FOS to cut case fee costs and levy bill by £60m next year

Latest plan and budget published by financial complaints body

Jenna Brown
clock • 3 min read

The Financial Ombudsman Service (FOS) plans to reduce its case fee and levy costs to businesses by £60m next year, according to its plan and budget for the 2024/25 financial year.

It said the total £60m reduction took inflation and increases in the number of cases resolved into consideration.   For 2024/25, the FOS said it intended to reduce case fees by £100 to £650 and cut its compulsory and voluntary jurisdiction levies on firms. Alongside the planned cost reduction, the budget document set out improvements FOS had already made to consumers and businesses, including the reduction of average case length from 4.8 months in 2022/23 to 3.2 months in the first half of this year. It added it had also improved the percentage of cases that reached its quality ass...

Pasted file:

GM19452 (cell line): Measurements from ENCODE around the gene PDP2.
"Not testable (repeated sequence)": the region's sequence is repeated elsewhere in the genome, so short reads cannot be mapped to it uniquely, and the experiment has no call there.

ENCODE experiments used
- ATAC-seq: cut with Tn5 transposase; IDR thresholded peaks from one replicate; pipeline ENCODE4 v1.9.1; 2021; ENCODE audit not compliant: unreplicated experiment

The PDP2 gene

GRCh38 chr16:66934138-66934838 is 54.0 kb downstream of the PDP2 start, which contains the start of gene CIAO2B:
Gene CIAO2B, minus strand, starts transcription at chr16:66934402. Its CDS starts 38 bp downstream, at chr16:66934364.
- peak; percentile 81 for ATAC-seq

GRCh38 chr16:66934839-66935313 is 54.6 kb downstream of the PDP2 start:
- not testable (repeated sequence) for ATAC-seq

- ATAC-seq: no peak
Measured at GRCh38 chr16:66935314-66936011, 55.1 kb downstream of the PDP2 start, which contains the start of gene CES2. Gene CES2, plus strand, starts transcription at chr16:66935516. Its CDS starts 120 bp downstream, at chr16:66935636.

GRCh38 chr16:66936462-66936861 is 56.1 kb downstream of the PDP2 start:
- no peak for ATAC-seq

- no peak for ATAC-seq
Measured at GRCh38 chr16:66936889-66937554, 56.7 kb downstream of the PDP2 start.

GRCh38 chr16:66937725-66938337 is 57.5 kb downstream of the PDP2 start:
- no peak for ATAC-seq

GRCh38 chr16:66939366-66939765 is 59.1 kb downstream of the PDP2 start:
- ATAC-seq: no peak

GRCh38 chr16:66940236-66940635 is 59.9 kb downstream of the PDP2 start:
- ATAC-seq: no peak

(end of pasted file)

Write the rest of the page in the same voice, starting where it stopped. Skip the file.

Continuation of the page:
To continue reading this article...

Join Professional Adviser for free

  • Unlimited access to real-time news, industry insights and market intelligence
  • Stay ahead of the curve with spotlights on emerging trends and technologies
  • Receive breaking news stories straight to your inbox in the daily newsletters
  • Make smart business decisions with the latest developments in regulation, investing retirement and protection
  • Members-only access to the editor’s weekly Friday commentary
  • Be the first to hear about our events and awards programmes

Join

 

Already a Professional Adviser member?

Login

More on Regulation

Treasury and FCA must be 'brave and bold' on advice/guidance review

Treasury and FCA must be 'brave and bold' on advice/guidance review

Targeted support proposal could be ‘game changing’ for consumers

Jenna Brown
clock 28 February 2024 • 5 min read
Still fit for purpose? Why the FSCS needs to think radically

Still fit for purpose? Why the FSCS needs to think radically

How many FSCS staff does it take to change a light bulb?

Justin Cash
clock 27 February 2024 • 4 min read
Why wealth is not an insulator against vulnerability

Why wealth is not an insulator against vulnerability

'Time and again, we have seen that self-identification simply doesn't work'

Jonathan Barrett
clock 21 February 2024 • 4 min read